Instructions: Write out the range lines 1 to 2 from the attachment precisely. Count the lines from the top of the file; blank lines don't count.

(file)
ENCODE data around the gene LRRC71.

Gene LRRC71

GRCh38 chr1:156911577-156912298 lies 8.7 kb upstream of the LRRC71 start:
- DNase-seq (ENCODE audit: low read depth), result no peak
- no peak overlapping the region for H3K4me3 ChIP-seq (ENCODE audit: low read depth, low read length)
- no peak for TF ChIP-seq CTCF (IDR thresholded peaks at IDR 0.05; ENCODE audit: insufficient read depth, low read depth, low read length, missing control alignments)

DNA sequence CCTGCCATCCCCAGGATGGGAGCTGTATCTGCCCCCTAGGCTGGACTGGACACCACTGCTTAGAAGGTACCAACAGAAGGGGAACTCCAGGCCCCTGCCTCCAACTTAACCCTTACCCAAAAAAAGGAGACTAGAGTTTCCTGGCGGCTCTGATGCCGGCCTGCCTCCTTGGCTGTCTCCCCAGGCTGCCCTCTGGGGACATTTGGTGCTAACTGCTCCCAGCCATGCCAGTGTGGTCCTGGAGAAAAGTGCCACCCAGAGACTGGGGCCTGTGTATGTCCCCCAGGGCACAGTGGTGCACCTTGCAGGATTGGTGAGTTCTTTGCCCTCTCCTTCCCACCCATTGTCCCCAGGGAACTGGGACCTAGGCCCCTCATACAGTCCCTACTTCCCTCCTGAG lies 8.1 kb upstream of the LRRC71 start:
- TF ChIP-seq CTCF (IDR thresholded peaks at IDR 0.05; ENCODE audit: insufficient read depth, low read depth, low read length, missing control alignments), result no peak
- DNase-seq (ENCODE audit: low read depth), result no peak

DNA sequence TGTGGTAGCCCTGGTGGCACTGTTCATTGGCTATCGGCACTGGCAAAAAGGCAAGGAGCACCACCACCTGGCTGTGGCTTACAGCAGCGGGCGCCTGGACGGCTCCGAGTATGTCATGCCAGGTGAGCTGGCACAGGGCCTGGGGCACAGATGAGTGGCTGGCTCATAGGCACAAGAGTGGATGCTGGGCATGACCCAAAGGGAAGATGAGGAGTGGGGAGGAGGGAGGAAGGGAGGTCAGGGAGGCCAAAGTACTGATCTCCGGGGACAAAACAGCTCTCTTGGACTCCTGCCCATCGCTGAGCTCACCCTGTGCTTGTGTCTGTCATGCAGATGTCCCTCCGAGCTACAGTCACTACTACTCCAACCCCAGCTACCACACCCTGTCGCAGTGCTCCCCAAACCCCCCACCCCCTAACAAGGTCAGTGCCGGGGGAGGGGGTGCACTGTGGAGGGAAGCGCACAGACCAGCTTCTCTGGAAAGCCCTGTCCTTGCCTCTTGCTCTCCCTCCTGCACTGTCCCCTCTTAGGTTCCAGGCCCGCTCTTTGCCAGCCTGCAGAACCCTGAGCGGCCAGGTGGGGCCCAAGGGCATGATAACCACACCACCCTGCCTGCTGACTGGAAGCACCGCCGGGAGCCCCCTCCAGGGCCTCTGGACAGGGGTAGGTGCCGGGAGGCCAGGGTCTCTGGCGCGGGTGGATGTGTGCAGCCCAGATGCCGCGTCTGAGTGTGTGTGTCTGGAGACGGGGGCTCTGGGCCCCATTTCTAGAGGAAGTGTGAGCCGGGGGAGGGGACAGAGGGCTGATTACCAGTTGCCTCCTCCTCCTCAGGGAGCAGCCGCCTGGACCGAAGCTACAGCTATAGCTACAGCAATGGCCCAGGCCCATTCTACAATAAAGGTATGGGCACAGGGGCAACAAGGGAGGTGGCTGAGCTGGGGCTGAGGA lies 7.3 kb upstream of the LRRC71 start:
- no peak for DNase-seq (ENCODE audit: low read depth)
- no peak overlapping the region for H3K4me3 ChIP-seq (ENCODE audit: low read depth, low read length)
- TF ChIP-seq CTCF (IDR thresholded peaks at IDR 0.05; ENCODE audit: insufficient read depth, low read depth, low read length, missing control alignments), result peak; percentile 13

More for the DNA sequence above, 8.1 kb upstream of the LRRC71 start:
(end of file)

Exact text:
ENCODE data around the gene LRRC71.

Gene LRRC71